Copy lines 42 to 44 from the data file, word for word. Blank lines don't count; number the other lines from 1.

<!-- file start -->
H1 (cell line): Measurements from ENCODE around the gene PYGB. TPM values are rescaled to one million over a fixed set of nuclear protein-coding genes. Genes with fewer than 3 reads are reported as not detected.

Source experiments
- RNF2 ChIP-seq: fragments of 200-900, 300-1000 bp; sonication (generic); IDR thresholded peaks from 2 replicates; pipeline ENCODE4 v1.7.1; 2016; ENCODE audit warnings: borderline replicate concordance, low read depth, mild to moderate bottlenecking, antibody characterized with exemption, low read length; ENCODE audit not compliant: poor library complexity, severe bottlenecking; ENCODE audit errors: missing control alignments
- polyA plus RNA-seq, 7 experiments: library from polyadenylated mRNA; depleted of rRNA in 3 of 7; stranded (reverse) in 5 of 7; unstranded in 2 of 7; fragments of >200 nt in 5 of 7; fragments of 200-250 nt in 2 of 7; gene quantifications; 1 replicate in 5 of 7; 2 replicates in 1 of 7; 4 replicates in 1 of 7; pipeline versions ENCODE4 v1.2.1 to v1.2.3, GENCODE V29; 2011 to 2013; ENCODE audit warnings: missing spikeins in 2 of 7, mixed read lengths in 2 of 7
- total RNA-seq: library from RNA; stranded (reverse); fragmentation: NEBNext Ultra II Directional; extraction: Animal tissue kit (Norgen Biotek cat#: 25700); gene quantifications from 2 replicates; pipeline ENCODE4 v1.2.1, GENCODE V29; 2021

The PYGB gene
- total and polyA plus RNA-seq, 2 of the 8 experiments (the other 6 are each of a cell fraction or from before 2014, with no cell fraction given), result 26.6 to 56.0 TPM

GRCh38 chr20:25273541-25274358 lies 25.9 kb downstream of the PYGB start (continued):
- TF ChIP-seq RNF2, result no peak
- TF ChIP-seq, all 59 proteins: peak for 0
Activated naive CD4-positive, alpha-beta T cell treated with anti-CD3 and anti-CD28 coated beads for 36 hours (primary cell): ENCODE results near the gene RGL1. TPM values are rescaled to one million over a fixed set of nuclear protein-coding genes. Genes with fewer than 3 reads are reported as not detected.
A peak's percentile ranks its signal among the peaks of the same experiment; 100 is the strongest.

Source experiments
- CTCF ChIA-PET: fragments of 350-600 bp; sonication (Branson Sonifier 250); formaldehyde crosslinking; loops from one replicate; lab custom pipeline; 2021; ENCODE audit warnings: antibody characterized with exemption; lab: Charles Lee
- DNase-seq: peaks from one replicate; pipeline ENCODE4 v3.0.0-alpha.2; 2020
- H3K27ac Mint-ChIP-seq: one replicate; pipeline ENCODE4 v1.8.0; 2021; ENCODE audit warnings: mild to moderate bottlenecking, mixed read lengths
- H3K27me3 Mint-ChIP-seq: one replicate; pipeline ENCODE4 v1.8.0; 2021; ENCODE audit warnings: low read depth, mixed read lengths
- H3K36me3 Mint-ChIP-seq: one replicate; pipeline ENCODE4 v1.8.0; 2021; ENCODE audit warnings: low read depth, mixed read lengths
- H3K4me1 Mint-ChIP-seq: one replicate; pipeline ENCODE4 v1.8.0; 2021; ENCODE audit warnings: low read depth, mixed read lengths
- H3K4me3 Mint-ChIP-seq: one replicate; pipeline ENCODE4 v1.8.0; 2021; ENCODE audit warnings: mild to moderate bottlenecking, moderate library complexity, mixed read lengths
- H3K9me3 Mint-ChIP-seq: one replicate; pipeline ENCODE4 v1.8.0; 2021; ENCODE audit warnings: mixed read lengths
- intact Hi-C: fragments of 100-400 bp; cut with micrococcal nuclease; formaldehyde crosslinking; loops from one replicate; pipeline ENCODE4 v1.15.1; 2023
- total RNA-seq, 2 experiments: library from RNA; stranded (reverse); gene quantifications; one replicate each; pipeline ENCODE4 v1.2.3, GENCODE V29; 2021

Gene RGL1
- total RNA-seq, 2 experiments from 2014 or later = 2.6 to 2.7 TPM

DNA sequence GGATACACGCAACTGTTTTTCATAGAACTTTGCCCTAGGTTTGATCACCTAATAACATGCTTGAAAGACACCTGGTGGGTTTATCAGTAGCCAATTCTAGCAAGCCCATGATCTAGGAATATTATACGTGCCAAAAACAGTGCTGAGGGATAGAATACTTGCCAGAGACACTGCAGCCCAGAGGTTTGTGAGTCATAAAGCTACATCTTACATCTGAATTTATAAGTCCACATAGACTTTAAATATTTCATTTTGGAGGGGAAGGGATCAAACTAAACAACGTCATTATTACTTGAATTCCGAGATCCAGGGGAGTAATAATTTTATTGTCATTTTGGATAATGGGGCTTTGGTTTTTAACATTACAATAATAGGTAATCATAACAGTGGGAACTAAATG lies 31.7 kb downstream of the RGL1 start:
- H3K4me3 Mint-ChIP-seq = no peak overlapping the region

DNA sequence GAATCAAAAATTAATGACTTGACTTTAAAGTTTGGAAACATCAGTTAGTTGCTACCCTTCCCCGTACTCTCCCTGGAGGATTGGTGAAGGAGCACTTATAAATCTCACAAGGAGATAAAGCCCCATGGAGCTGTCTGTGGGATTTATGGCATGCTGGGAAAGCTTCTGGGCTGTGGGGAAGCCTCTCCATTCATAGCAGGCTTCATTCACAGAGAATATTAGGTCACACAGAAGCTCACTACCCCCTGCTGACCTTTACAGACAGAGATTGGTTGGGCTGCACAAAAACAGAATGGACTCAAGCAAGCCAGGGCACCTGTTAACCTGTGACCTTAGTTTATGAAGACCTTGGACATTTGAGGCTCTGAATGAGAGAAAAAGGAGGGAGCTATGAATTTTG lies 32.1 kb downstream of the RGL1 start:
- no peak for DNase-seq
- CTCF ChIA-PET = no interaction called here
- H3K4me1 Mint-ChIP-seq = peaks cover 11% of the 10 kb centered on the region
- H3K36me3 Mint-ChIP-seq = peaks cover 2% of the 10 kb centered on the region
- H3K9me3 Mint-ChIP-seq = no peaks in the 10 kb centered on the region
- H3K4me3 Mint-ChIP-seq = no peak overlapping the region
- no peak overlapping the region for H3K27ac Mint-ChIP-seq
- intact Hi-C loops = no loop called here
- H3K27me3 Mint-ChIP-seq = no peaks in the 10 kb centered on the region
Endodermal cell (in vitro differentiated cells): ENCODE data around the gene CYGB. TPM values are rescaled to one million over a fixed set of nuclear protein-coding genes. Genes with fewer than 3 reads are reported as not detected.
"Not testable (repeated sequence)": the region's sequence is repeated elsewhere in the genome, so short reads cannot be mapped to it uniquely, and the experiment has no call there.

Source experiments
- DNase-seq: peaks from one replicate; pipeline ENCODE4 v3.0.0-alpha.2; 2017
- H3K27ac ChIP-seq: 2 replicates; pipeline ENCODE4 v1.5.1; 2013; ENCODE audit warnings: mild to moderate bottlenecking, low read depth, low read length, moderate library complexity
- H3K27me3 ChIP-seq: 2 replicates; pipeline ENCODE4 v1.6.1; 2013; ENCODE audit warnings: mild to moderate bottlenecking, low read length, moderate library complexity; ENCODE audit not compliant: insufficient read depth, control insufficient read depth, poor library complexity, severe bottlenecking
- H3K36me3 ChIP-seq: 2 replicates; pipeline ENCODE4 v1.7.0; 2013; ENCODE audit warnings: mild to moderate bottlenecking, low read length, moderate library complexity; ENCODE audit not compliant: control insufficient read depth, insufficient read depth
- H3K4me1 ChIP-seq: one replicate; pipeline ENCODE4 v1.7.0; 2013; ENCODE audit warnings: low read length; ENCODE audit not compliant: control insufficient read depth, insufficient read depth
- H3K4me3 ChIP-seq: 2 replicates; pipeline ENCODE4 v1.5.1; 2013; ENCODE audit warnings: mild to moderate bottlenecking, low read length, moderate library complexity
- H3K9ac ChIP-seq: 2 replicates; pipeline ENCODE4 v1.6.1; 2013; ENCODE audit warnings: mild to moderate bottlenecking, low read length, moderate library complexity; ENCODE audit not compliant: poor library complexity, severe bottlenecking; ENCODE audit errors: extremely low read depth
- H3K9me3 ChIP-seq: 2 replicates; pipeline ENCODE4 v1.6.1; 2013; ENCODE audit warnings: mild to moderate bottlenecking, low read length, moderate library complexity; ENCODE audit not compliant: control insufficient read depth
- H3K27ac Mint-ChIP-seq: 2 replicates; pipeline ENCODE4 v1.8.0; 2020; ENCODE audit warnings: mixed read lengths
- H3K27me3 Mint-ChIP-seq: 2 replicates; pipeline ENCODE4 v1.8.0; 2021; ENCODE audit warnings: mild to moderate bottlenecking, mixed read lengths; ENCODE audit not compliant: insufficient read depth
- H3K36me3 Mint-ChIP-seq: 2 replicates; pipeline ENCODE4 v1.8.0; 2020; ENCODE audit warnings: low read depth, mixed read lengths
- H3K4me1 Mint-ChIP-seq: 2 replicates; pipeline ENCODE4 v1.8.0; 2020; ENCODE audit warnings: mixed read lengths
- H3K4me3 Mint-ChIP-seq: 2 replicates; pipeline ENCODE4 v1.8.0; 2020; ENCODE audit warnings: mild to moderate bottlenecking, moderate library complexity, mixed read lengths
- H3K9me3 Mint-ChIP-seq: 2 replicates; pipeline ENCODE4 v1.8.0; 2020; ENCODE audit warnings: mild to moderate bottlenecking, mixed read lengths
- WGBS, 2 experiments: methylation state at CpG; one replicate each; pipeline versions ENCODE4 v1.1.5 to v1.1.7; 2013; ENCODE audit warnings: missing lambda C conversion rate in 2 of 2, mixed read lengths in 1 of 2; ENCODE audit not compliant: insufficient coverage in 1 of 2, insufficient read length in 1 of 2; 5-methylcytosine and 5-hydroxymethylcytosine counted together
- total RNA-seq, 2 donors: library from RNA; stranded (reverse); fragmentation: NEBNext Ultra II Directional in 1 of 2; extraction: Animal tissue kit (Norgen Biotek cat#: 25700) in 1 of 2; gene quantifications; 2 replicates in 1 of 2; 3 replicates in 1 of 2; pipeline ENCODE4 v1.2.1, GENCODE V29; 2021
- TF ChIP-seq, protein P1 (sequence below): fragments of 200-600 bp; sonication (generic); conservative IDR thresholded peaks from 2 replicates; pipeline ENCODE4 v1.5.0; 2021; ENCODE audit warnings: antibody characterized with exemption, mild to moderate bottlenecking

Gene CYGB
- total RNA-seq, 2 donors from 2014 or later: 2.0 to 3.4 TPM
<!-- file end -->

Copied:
- H3K27ac ChIP-seq: 2 replicates; pipeline ENCODE4 v1.5.1; 2013; ENCODE audit warnings: mild to moderate bottlenecking, low read depth, low read length, moderate library complexity
- H3K27me3 ChIP-seq: 2 replicates; pipeline ENCODE4 v1.6.1; 2013; ENCODE audit warnings: mild to moderate bottlenecking, low read length, moderate library complexity; ENCODE audit not compliant: insufficient read depth, control insufficient read depth, poor library complexity, severe bottlenecking
- H3K36me3 ChIP-seq: 2 replicates; pipeline ENCODE4 v1.7.0; 2013; ENCODE audit warnings: mild to moderate bottlenecking, low read length, moderate library complexity; ENCODE audit not compliant: control insufficient read depth, insufficient read depth